OK, time for a quick show of hands, and be honest:
When was the last time you set foot on the Esplanade - not counting the Fourth of July?
If you are like many of your fellow Bostonians, it’s probably been a while. Until recently, I was guilty too.
Turns out there are people who have been very concerned about the future of the Esplanade, and they have quietly been hard at work for a couple of years now formulating plans for the once-great, now not-so-much park. Their refreshingly ambitious ideas amount to a complete rethinking of the place. Among other changes, they want improved horticulture, better amenities, and quite possibly a giant Ferris wheel. We’ll get back to that one.
They presented their ideas Thursday night to a skeptical but enthusiastic crowd at the Boston Public Library. People packed the Raab Lecture Hall, and it was quickly apparent that there is broad consensus on two points.
One, the Esplanade is a complete mess.
And two, that Storrow Drive is a big part of the problem.
The Esplanade, which opened in 1910, has been going downhill for decades, it turns out. Its decline, once gradual, was greatly accelerated by the encroachment of Storrow Drive, which opened to traffic in 1951. Much of the park is too hard to get to, there isn’t enough to do, and even the parts that were once points of pride, such as the Hatch Shell, are now shells of their former selves. Most jarring: The original wading pond has long been a compost heap.
The Esplanade Association, a nonprofit dedicated to caring for the park, believes that all of this can be remedied, though not without a substantial expenditure of will and dollars. Its leaders presented a slide show that began with examples of great parks around the world, and concluded with a number of big ideas for the Esplanade. It’s called “Esplanade 2020’’, though the sum of its proposals would probably take longer than that to complete.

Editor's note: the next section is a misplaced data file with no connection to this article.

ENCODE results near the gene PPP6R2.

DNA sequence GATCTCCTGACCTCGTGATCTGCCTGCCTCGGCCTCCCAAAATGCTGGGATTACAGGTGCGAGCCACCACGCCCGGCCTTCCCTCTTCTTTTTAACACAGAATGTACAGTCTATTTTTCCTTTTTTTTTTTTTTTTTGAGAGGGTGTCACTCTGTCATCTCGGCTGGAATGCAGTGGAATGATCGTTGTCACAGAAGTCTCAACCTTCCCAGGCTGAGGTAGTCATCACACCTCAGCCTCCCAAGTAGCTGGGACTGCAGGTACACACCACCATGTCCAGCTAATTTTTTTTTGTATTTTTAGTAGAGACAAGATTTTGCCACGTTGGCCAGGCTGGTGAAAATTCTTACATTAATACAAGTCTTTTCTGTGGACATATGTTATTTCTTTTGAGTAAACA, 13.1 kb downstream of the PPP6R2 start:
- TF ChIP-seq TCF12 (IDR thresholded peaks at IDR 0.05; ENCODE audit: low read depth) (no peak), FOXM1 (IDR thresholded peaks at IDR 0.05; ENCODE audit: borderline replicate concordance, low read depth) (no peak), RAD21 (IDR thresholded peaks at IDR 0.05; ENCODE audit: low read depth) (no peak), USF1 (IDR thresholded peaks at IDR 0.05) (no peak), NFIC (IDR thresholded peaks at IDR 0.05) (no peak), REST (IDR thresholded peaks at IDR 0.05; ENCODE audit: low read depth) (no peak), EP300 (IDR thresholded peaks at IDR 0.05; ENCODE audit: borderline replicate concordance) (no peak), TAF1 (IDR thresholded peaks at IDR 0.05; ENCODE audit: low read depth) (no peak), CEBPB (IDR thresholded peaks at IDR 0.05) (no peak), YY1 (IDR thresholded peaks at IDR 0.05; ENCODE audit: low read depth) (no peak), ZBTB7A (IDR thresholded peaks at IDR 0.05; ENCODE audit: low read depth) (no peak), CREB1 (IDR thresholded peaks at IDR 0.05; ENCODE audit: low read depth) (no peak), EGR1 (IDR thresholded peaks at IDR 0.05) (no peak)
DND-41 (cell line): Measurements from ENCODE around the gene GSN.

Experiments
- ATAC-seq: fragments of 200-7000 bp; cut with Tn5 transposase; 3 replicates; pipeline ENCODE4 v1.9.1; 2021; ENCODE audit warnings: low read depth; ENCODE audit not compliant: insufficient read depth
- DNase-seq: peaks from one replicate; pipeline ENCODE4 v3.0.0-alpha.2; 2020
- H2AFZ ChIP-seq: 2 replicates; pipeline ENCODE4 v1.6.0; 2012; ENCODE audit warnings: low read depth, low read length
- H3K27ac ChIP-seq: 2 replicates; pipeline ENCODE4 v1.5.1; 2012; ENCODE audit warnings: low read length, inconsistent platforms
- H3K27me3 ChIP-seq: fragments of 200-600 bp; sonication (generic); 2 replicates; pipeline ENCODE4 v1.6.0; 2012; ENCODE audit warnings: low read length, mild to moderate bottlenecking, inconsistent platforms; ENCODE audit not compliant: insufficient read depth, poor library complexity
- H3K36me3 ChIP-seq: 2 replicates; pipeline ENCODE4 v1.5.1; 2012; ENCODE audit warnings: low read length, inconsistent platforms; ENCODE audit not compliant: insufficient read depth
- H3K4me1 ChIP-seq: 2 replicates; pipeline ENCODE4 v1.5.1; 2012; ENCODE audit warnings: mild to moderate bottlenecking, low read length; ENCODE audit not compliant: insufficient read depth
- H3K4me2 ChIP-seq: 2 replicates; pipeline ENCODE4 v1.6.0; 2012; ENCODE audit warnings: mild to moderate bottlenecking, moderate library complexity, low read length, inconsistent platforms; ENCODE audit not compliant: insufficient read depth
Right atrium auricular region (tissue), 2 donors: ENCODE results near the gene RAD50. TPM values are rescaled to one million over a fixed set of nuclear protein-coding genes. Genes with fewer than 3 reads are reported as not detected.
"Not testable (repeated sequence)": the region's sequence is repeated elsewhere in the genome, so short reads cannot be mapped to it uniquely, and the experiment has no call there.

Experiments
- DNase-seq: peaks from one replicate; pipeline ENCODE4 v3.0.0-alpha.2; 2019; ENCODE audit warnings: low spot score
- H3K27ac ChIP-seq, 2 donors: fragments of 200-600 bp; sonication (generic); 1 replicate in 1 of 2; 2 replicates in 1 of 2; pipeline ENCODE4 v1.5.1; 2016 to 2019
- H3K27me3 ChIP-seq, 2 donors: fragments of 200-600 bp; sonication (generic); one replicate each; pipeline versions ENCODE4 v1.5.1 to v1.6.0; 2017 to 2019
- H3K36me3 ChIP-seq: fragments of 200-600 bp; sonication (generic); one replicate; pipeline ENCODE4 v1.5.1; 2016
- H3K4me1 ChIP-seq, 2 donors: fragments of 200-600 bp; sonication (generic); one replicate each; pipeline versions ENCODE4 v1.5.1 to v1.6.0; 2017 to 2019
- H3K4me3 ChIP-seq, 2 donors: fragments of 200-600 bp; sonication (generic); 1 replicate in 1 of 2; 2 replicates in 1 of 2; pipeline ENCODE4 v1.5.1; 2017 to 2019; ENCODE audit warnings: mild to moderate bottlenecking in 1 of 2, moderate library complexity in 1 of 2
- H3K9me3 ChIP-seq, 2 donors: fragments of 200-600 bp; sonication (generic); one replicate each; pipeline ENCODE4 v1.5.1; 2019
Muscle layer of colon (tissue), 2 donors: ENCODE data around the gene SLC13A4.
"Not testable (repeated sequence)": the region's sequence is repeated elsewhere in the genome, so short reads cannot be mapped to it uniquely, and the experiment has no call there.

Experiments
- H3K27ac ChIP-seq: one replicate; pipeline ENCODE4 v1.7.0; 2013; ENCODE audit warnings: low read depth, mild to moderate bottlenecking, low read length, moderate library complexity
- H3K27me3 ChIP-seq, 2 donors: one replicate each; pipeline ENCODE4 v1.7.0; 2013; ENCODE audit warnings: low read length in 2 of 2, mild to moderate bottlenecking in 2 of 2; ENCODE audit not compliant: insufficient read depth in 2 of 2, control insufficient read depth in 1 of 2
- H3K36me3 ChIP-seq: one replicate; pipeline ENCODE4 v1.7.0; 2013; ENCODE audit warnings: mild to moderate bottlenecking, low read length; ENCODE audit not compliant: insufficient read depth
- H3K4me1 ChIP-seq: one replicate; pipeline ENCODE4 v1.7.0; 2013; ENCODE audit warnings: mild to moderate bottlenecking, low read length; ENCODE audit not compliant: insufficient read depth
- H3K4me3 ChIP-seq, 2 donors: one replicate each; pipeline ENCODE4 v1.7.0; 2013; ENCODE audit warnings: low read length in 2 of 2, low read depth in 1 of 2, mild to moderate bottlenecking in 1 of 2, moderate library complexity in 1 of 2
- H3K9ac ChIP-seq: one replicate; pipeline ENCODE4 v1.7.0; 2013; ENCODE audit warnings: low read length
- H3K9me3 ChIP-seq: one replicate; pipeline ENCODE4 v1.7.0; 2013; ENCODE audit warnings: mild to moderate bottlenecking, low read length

Few would dispute the idea that the Esplanade is underused and underloved, or that its maintenance has left a lot to be desired, despite its prime location. Over the years it hasn’t been a priority for the state, which owns it, or for the city, which has no official role in running or maintaining it. This raises the question of who, exactly, will finance the renovations. Rich donors appear to be the main hope.
A big part of the plan involves reclaiming some of the territory that was turned over to Storrow. Certainly, the place was not meant to abut a highway, which is what Storrow Drive has become.
Also, there needs to be more to do on the Esplanade. The Ferris wheel idea, which already has caused some to gasp in horror, is borrowed from London, where a huge, high-tech wheel is a tourist attraction. I don’t know that I like the idea per se, but I like the audacity of it. If you’re going to fix the place, why not transform it?
Some of the things they call for are easy, like improving the signage, so people can find the place, and fixing the area around the cafe. Others are far more ambitious.
But the Esplanade’s biggest need is for someone to really take ownership of it. Much of Boston thinks a park largely identified with wealthy Beacon Hill and Back Bay doesn’t really need civic support, leaving a limited constituency to support it. On the other hand, its location certainly won’t hurt the fundraising drive.
The night at the BPL was really made for me by an elderly gentleman named Sheldon, who stood up and belted out a charming ditty he had written in praise of the Charles River. He got a big hand from the crowd. A few thousand more fans like him, and the Esplanade might be fine.